1. We’ll reduce executive compensation for underperforming companies

It’s already happening. Obama put a $500,000 cap on executive pay at the banks that were bailed out. In 2007, the average CEO salary at the largest companies was more than $11 Million. It’s hard to justify paying anyone that much. In some cases, these executives probably do provide more $11 million in value to their respective companies. And when that happens, they should be compensated for it. But having a CEO expect $11 million regardless of performance is just bad business. The Obama administration is setting the precedent, and as Gen Y takes power we will follow through and reduce executive compensation for underperforming companies.

2. Discussing salaries will be completely normal

Transparency is king. You hear it everywhere these days. Social media is forcing companies to open up their doors and show the world what’s really going on. Obama has promised budget transparency to the American public. And the vast majority of the world’s under-30 population are living their entire lives online. Transparency is no longer an option. Websites like Glassdoor and Payscale let you compare your salary with others in the industry. My company, Brazen Careerist practices complete transparency. Even financial gurus like Suzie Orman say it’s great for business. As Gen Y continues to work our way up the ladder, it will just be a matter of time before companies of all sizes have transparent salaries.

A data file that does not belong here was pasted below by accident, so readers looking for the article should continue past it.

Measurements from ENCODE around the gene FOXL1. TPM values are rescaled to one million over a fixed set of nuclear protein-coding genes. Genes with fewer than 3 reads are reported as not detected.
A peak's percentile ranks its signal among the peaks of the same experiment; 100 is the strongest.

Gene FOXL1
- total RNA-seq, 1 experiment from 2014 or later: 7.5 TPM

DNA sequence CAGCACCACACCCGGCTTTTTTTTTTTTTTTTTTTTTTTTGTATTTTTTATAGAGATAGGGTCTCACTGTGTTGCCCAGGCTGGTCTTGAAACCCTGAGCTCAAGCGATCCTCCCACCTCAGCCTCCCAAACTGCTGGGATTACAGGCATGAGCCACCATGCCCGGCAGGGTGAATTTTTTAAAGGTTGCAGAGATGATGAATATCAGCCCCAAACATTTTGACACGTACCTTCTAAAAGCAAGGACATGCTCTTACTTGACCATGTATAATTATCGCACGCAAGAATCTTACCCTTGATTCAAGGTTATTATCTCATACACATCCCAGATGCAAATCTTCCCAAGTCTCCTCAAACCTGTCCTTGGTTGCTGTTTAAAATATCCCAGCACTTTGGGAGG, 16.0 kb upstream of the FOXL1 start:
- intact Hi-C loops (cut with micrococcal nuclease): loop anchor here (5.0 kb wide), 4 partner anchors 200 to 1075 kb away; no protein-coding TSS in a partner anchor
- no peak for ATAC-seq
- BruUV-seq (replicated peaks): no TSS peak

3. Employees will be more loyal than ever before

Transparency does not just mean that everyone knows what everyone else in a company makes. It means that the company must educate their employees on everything that is going on. When Pepsi was ready to release their new “Gen Y Friendly” logo to the world, they wanted to make sure that their employees weren’t surprised when they found it in the grocery store. So they invited their staff to a party and introduced the product. The employees were excited and they felt like the company actually cared about them. When employees feel like they matter and the company thinks about them first, they feel a sense of pride and true loyalty to a company. Expect to see this trend continue as Gen Y comes of age.

4. There will be less mass layoffs, but more pay cuts